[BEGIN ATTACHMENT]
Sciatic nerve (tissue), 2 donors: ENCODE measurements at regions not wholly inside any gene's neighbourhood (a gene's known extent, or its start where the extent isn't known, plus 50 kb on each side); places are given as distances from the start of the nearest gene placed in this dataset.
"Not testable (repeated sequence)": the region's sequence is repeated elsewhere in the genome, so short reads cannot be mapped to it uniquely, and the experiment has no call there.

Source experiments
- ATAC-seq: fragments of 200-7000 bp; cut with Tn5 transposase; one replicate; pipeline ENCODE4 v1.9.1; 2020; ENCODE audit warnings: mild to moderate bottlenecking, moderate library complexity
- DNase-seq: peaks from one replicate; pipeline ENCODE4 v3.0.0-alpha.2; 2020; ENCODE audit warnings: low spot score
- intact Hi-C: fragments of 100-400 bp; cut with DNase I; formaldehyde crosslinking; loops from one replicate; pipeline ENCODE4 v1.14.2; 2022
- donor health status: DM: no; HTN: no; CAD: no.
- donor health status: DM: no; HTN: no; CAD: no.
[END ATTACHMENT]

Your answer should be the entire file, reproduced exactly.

Sciatic nerve (tissue), 2 donors: ENCODE measurements at regions not wholly inside any gene's neighbourhood (a gene's known extent, or its start where the extent isn't known, plus 50 kb on each side); places are given as distances from the start of the nearest gene placed in this dataset.
"Not testable (repeated sequence)": the region's sequence is repeated elsewhere in the genome, so short reads cannot be mapped to it uniquely, and the experiment has no call there.

Source experiments
- ATAC-seq: fragments of 200-7000 bp; cut with Tn5 transposase; one replicate; pipeline ENCODE4 v1.9.1; 2020; ENCODE audit warnings: mild to moderate bottlenecking, moderate library complexity
- DNase-seq: peaks from one replicate; pipeline ENCODE4 v3.0.0-alpha.2; 2020; ENCODE audit warnings: low spot score
- intact Hi-C: fragments of 100-400 bp; cut with DNase I; formaldehyde crosslinking; loops from one replicate; pipeline ENCODE4 v1.14.2; 2022
- donor health status: DM: no; HTN: no; CAD: no.
- donor health status: DM: no; HTN: no; CAD: no.